I am trying to solve the exercise 3.3 in Approximation Algorithms by Vazirani, pg 34. It states

3.3 Give an approximation factor preserving reduction from the set cover problem to the following problem, thereby showing that it is unlikely to have a better approximation guarantee than $O(\log{n})$.

Problem 3.14 (Directed Steiner tree) $G = (V,E)$ is a directed graph with nonnegative edge costs. The vertex set $V$ is partitioned into two sets, required and Steiner. One of the required vertices, $r$, is special. The problem is to find a minimum cost tree in $G$ rooted into $r$ that contains all the required vertices and any subset of the Steiner vertices.

My (related) questions

  1. How do we define a tree in a directed graph? I searched on the Internet and found that a tree is defined for only undirected tree, in particular on Wikipedia.
  2. What does it mean "rooted into $r$"? Does it mean out-degree of $r$ is zero?

Sometime there isn't a completely agreed upon meaning of terms, it is more useful to look at the context to see which definition is appropriate.

In this case, instead of searching for definition of general directed tree, it is better to look for directed steiner tree.

A quick search pulled up this paper which has this diagram showing an example of directed steiner tree:

enter image description here

While not explicitly defined, it coincides with my intuition of what a default directed tree should look like --- A directed graph with exactly one directed path from a distinguished root vertex to any other vertex in the graph (tree).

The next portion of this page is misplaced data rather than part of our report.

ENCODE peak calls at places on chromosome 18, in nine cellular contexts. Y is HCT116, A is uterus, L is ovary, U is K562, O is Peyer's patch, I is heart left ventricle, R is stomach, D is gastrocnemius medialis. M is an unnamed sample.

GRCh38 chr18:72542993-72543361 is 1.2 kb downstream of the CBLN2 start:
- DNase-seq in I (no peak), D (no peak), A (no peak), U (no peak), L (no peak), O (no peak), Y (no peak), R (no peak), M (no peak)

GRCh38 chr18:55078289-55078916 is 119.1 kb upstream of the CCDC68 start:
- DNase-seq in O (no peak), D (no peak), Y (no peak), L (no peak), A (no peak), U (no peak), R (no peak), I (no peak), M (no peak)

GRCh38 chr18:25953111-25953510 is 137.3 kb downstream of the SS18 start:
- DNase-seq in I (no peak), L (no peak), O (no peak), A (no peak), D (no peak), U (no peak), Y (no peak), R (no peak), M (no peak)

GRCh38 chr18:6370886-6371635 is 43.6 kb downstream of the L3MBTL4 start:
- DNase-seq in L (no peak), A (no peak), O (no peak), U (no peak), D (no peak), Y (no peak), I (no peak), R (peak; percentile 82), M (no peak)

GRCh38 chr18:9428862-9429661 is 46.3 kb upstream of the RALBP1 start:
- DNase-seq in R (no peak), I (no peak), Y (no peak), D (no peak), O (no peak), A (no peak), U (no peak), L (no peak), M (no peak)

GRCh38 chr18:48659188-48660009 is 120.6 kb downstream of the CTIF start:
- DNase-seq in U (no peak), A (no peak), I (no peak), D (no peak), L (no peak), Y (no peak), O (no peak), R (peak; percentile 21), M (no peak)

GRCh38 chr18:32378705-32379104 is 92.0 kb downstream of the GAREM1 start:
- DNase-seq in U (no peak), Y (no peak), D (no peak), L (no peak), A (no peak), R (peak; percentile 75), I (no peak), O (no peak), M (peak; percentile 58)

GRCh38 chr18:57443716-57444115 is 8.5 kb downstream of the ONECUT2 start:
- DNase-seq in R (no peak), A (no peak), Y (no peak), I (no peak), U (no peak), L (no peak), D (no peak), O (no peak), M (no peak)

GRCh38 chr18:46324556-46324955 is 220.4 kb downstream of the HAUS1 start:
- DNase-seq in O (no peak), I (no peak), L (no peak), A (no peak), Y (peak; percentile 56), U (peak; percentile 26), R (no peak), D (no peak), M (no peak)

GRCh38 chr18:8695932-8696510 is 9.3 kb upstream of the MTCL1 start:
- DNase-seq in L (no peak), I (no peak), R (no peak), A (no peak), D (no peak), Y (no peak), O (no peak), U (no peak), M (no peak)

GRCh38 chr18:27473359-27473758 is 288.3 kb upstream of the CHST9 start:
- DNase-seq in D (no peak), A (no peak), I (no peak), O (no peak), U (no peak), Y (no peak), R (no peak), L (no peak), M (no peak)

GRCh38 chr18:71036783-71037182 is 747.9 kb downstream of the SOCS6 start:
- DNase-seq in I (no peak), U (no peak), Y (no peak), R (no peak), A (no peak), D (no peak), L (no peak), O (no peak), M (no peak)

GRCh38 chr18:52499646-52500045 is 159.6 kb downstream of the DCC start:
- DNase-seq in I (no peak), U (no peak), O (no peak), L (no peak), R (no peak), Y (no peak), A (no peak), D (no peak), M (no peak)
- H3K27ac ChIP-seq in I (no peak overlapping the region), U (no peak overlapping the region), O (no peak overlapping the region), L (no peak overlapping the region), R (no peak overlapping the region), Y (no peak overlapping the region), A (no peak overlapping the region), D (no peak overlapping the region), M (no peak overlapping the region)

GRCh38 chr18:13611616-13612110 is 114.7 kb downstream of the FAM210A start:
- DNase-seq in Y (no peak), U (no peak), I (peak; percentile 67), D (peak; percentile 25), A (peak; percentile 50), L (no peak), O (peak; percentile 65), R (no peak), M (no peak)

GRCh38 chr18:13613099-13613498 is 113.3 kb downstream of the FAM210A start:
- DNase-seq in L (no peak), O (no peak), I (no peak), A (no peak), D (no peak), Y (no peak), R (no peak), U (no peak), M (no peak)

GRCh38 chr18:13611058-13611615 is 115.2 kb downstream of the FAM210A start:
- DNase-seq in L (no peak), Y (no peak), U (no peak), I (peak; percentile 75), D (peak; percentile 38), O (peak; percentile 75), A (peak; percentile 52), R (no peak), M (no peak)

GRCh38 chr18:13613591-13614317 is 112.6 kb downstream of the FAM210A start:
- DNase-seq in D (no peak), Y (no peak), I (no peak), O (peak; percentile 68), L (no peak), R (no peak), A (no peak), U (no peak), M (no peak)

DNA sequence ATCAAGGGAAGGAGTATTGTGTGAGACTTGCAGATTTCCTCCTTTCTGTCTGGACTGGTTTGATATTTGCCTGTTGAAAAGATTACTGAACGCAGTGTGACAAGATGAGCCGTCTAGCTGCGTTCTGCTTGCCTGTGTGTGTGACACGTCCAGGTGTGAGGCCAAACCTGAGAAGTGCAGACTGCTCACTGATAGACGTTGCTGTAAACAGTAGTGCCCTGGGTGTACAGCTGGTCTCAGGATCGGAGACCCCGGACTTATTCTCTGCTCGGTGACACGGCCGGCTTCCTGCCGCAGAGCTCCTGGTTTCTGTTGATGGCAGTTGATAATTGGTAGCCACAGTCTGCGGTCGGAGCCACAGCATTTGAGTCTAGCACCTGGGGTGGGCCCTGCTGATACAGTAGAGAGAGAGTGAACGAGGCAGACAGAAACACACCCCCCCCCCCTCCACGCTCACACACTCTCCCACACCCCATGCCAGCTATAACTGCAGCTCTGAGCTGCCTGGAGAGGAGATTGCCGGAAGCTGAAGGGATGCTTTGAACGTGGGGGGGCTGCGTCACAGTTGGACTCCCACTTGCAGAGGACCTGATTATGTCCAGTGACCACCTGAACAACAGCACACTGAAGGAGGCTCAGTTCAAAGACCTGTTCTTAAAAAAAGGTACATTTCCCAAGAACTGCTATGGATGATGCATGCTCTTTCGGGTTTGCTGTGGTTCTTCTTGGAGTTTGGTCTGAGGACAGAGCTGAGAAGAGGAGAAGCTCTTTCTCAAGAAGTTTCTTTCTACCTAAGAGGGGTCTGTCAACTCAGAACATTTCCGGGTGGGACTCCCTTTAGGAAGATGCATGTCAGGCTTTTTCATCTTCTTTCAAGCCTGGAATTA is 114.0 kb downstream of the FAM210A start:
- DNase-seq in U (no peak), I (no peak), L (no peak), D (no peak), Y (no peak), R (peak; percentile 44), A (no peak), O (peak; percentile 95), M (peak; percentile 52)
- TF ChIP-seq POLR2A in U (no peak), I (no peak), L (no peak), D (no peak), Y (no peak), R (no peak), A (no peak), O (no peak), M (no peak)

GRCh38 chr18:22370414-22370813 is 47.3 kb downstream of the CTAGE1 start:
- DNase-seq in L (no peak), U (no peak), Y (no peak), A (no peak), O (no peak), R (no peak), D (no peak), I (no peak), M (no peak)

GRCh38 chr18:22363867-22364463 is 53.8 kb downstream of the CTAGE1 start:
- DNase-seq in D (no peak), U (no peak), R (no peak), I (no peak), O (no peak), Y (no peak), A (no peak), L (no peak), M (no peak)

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    $\begingroup$ It's not 'any' vertex. It's the tree representing the shortest path from the root to each terminal vertex. Notice that 2 vertices are not traversed. $\endgroup$ – Stephan Dec 22 '17 at 2:27
  • $\begingroup$ And how about "rooted into $r$"? $\endgroup$ – HardFork Dec 22 '17 at 5:32

A tree is defined as an acyclic graph. Meaning there exists only one path between any two vertices.

In a steiner graph tree problem, the required vertices are the root, and terminals. The optimal tree will be the lowest cost tree which contains exactly one path between the root vertex, and each terminal vertex.

Tree(graph theory)

Steiner Tree Problem

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    $\begingroup$ But there are acyclic graphs which have two different paths between the source vertex and sink vertex. For example imagine a rhombus-like graph with all $outdeg(source)=2, outdeg(sink)=0$ and $outdeg(v)=1$ for all other $v$s. Is it a graph in this case? I think your definition should be amended as "a DAG with exactly one path between any two vertices". Bu this time "DAG" is redundant. $\endgroup$ – HardFork Dec 22 '17 at 5:56
  • $\begingroup$ Acyclic graphs with more than one path between any two vertices are not trees. Trees are also technically undirected. $\endgroup$ – Stephan Dec 22 '17 at 13:14
  • $\begingroup$ The problem is to find an optimal tree from a DAG $\endgroup$ – Stephan Dec 22 '17 at 14:09

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